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PeterBr
Obsidian | Level 7

Hi All, I'm getting the following error in the screenshot below. I have read that this is because I have low disk space on my desktop and the recommendations seem to be to go and delete everything in the "SAS Temporary Files" folder on the desktop to free up space. I've included screenshots below of what this looks like for me. I store everything I want on an external hard drive and not on my desktop.

 

Is it okay to go ahead and delete these files on my desktop or will this somehow corrupt my SAS account or link to files on the external hard drive and corrupt them somehow? Thanks!

 

PeterBr_0-1600389618345.png

PeterBr_1-1600389726341.png

PeterBr_2-1600389740833.png

 

 

9 REPLIES 9
Kurt_Bremser
Super User

Please post the whole log of this SQL step, including the code. Use the </> button to post the log by copy/pasting, do NOT post pictures.

You have a CPU time of just below 5 minutes, but a real time of close to 6 hours(!).

That points to either catastrophically bad usage of SQL, or a similar catastrophic setup of your WORK location.

PeterBr
Obsidian | Level 7

Here is the log and then followed below by the code. I'm working with very large datasets (30GB each) and just trying to merge them based on unique identifiers so I figured that's why it takes a long time to run.

 

Log:

38   libname proclm 'J:\SLAP Demographics\Proc\Claim';
NOTE: Libref PROCLM was successfully assigned as follows:
      Engine:        V9
      Physical Name: J:\SLAP Demographics\Proc\Claim
39   *getting the claim data for the procedures so we have the dates;
40   %macro prmerge(lib1=, lib2=, data1=, data2=);
41   %do i = 15 %to 18;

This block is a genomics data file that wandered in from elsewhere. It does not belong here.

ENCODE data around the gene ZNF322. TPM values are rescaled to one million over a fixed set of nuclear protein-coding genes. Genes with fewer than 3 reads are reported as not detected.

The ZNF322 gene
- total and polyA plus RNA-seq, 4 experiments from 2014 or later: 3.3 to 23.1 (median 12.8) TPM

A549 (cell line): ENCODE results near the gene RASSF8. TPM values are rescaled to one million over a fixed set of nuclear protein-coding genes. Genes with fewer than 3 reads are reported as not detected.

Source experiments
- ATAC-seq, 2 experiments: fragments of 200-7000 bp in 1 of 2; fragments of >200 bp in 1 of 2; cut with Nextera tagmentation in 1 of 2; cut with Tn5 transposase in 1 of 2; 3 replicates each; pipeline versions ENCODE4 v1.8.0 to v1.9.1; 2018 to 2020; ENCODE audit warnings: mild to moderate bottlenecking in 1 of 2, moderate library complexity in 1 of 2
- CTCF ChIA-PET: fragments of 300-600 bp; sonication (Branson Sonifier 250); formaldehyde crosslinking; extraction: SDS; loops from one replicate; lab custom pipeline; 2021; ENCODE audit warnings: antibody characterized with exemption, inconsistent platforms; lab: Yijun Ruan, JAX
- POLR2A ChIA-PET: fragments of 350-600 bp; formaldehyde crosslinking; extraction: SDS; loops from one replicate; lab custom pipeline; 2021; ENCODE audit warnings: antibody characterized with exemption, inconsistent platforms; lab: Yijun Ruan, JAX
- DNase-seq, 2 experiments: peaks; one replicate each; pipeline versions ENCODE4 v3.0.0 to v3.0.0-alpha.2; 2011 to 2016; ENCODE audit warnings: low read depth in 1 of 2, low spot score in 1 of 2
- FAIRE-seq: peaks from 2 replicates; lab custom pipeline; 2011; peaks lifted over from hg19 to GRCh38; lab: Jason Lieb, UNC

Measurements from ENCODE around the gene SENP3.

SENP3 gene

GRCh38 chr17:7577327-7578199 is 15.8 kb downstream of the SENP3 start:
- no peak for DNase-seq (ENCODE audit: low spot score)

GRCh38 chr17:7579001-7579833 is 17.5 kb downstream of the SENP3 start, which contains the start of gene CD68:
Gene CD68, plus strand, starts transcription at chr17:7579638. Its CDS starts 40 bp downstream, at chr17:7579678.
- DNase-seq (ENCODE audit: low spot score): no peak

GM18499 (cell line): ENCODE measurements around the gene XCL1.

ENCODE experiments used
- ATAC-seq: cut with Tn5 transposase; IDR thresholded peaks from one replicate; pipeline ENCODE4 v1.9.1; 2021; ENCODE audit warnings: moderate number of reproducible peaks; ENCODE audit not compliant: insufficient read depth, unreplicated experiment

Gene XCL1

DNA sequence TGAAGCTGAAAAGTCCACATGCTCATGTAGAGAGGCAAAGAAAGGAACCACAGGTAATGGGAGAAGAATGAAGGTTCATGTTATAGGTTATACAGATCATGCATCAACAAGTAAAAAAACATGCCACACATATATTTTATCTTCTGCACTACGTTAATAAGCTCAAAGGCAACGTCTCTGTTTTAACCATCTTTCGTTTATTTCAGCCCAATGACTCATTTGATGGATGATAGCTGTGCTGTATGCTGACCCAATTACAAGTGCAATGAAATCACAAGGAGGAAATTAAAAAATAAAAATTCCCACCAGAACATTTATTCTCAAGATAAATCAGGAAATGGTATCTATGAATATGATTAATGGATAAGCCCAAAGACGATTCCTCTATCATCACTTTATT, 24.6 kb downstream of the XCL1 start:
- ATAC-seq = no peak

42
43   proc sql;
44   create table &lib2..&data1._&i._&data2. as
45   select *, (proc_&i._&data2._ids.clm_trans_id = &data1._&i..clm_trans_id)
45 ! as indic,
46           (proc_&i._&data2._ids.clm_trans_id ~='') as FROMproc_ids,
47           (&data1._&i..clm_trans_id ~='') as FROM&data1.
48   from proc.proc_&i._&data2._ids full join &lib1._&i..&data1._&i. on
48 ! proc_&i._&data2._ids.clm_trans_id=&data1._&i..clm_trans_id;
49   quit;
50
51   data &lib2..&data1._&i._&data2.;
52   set &lib2..&data1._&i._&data2.;
53   if FROMproc_ids = 1 and FROM&data1. = 1;
54   run;
55
56   %end;
57   %mend prmerge;
58   %prmerge(lib1=diag, lib2=proclm, data1=claim, data2=out);
WARNING: Variable clm_trans_id already exists on file PROCLM.CLAIM_15_OUT.
NOTE: Table PROCLM.CLAIM_15_OUT created, with 20821258 rows and 105 columns.

NOTE: PROCEDURE SQL used (Total process time):
      real time           2:08:40.25
      cpu time            6:07.13



NOTE: There were 20821258 observations read from the data set
      PROCLM.CLAIM_15_OUT.
NOTE: The data set PROCLM.CLAIM_15_OUT has 3551 observations and 105
      variables.
NOTE: DATA statement used (Total process time):
      real time           21:16.96
      cpu time            40.84 seconds


WARNING: Variable clm_trans_id already exists on file PROCLM.CLAIM_16_OUT.
ERROR: Insufficient space in file WORK.'SASTMP-000000012'n.UTILITY.
ERROR: File WORK.'SASTMP-000000012'n.UTILITY is damaged. I/O processing did
       not complete.
NOTE: Error was encountered during utility-file processing. You may be able
      to execute the SQL statement successfully if you allocate more space to
      the WORK library.
ERROR: There is not enough WORK disk space to store the results of an
       internal sorting phase.
ERROR: An error has occurred.

NOTE: The SAS System stopped processing this step because of errors.
NOTE: PROCEDURE SQL used (Total process time):
      real time           6:56:52.95
      cpu time            4:40.64


Code:


libname proclm 'J:\SLAP Demographics\Proc\Claim';